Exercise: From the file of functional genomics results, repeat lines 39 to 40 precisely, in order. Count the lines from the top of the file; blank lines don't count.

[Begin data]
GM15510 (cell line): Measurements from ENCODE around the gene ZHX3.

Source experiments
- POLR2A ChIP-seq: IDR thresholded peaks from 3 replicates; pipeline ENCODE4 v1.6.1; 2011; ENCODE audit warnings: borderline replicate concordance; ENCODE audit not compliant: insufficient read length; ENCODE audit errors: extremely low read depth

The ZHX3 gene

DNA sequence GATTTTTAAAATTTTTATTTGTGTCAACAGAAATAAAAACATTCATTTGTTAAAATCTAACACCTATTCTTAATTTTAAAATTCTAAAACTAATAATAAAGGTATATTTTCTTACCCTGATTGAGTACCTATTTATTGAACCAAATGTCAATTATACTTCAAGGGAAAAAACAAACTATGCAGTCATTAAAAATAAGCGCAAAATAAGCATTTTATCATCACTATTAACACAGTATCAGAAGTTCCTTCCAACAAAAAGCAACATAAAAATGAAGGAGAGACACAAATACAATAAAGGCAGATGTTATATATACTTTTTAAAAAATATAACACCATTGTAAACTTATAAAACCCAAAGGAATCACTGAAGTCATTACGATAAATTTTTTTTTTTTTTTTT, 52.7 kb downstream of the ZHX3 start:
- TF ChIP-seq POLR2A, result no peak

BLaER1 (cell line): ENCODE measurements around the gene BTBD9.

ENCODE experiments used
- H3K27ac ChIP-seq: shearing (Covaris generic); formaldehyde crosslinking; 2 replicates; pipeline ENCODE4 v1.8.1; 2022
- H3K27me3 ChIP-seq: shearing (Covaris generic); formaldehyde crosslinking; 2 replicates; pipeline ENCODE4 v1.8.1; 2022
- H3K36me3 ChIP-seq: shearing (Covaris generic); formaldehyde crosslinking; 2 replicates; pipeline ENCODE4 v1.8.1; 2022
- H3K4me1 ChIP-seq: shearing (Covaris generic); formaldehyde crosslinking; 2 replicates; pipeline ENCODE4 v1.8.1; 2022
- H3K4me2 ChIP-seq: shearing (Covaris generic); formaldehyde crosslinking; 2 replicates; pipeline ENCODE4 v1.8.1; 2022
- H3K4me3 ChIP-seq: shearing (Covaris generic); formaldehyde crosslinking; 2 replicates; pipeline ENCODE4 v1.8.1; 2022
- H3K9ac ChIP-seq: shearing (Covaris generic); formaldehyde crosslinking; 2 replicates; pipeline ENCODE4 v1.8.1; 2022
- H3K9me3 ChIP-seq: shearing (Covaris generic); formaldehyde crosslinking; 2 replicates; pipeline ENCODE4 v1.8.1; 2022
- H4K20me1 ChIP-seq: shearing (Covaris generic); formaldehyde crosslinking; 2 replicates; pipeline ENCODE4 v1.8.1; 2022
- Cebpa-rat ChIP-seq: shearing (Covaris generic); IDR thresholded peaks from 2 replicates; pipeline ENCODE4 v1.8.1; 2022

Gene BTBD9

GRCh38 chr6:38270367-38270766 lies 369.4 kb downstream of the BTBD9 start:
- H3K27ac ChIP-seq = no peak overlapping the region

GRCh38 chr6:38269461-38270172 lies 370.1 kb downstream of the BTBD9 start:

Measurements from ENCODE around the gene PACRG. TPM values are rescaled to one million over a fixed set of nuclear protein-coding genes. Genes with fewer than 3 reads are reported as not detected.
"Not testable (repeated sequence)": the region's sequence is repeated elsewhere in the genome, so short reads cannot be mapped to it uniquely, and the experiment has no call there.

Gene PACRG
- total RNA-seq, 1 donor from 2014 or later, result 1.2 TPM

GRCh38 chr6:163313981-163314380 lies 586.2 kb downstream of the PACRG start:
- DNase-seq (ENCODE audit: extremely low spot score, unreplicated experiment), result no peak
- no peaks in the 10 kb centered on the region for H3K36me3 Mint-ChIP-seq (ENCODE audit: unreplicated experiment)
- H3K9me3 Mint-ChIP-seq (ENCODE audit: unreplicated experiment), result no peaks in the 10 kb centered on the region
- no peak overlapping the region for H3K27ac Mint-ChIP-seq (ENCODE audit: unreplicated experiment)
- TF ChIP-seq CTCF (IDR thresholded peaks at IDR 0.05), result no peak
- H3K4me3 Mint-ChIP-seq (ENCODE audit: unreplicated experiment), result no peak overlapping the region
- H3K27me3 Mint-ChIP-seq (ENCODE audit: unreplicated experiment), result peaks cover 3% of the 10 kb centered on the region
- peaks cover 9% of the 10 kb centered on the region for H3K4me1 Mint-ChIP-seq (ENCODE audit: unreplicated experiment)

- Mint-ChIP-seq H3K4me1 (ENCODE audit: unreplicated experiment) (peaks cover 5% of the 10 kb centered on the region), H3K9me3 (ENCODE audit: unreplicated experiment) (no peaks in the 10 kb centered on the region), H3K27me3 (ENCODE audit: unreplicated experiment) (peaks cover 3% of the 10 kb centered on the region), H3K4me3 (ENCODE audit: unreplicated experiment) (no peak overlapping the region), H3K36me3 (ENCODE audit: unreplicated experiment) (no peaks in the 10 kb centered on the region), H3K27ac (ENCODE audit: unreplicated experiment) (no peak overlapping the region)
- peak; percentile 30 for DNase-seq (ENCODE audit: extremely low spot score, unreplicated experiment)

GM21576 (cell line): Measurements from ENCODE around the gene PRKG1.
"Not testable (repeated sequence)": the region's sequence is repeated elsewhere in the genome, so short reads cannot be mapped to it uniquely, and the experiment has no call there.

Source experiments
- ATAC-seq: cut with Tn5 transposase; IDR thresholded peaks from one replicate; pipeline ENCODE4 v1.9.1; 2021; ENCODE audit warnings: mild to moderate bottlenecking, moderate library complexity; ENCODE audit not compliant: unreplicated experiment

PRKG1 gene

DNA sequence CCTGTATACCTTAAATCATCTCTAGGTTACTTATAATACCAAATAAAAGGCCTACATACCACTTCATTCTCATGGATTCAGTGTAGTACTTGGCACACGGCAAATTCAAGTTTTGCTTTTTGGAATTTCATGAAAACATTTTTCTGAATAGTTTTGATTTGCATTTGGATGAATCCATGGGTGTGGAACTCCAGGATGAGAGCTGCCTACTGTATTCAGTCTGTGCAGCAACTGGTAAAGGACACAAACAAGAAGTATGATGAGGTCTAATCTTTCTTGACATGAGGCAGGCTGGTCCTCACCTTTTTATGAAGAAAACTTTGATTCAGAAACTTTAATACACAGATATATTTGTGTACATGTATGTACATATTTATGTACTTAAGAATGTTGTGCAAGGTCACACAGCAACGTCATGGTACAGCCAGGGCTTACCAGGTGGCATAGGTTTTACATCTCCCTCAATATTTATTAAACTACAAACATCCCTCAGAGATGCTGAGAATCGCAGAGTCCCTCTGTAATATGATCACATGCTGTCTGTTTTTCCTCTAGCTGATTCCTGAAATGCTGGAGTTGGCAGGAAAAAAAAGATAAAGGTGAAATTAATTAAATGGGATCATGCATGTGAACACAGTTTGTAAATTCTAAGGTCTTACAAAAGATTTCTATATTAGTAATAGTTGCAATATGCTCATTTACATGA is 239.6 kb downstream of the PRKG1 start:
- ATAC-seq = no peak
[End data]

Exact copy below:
"Not testable (repeated sequence)": the region's sequence is repeated elsewhere in the genome, so short reads cannot be mapped to it uniquely, and the experiment has no call there.

Source experiments